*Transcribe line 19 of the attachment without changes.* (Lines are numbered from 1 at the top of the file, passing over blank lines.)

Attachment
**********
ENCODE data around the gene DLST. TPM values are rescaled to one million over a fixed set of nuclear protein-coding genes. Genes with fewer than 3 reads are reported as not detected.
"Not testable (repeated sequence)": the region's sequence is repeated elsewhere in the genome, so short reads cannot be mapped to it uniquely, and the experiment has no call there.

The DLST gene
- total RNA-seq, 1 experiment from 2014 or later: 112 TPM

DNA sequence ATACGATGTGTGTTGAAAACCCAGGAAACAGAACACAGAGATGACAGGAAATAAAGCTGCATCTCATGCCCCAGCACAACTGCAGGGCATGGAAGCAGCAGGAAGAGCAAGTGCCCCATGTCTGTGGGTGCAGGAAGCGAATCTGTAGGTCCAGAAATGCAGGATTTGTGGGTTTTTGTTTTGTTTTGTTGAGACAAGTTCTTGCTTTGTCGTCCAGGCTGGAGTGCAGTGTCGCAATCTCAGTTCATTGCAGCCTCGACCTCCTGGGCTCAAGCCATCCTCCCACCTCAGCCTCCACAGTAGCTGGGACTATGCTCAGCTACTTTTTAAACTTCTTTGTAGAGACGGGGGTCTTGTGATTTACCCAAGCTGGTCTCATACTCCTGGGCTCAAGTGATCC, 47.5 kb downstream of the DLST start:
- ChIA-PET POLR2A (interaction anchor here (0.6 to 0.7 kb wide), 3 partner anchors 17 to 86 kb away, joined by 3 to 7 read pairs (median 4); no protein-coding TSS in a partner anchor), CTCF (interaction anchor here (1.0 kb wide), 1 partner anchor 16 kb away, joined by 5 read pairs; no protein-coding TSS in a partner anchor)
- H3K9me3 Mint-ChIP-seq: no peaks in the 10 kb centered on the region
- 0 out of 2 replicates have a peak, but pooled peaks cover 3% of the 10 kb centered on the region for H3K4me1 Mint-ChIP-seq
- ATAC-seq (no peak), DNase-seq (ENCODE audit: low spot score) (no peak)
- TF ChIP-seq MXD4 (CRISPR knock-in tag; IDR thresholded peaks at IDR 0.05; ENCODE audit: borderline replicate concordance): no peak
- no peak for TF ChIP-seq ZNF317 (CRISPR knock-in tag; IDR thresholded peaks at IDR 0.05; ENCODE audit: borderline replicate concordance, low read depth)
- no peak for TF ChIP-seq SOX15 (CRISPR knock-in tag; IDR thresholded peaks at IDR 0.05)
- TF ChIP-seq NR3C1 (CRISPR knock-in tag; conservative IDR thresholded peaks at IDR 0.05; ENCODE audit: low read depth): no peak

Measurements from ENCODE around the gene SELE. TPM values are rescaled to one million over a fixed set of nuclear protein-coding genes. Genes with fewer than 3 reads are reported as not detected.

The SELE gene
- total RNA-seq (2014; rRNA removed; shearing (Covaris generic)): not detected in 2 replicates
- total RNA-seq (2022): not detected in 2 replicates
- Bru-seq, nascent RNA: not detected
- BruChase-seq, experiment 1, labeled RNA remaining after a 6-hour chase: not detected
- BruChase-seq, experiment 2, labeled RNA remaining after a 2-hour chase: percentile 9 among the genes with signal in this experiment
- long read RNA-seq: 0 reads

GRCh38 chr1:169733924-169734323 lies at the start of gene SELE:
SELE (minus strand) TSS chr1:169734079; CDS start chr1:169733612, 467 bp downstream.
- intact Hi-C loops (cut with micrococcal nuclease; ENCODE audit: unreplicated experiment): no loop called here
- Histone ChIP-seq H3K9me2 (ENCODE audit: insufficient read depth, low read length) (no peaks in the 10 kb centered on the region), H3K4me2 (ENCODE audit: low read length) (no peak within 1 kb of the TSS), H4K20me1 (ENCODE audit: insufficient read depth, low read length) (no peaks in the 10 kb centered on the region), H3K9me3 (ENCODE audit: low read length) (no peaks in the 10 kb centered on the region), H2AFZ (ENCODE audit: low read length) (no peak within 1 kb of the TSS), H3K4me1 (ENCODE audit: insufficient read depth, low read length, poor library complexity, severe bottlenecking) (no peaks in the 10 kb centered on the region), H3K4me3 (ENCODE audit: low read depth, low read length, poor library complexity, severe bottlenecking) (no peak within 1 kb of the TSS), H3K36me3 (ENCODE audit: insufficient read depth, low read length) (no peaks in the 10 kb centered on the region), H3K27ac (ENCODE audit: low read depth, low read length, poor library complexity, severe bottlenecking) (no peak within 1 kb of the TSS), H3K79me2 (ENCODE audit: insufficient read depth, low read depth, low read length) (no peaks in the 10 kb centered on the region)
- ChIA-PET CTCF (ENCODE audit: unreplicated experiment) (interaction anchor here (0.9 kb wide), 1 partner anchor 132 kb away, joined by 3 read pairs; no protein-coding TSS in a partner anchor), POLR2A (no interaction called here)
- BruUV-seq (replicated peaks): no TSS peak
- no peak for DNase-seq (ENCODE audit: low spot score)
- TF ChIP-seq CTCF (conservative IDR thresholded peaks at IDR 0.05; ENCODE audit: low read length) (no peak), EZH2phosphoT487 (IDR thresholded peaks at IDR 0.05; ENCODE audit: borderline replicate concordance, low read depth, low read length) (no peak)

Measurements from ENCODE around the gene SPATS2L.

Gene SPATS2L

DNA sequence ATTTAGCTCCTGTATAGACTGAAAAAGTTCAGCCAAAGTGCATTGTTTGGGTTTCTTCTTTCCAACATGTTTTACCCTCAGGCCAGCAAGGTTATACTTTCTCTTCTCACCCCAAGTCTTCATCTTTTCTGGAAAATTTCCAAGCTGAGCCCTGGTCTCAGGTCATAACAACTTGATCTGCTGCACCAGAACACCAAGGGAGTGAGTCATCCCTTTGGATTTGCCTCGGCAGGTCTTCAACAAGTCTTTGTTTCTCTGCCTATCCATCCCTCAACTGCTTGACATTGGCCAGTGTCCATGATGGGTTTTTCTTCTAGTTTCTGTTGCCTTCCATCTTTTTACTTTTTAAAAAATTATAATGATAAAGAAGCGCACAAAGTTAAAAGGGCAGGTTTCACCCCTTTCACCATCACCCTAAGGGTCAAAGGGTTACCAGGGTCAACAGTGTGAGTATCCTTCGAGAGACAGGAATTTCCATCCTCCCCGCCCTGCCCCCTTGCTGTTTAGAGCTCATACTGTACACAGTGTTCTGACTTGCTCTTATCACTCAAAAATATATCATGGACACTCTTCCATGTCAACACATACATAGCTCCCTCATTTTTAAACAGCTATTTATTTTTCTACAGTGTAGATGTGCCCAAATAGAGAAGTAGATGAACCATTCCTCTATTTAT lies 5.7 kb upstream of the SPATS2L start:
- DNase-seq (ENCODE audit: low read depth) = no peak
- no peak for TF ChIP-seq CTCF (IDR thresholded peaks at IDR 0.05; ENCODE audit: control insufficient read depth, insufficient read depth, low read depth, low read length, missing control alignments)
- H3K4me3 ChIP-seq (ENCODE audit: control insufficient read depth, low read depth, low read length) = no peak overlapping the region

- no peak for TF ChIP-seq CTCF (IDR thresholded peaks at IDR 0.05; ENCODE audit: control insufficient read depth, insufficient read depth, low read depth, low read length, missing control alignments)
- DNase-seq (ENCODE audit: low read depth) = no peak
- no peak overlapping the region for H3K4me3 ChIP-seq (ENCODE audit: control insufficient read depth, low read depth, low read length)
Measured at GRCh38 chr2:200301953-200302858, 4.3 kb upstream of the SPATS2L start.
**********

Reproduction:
- BruChase-seq, experiment 1, labeled RNA remaining after a 6-hour chase: not detected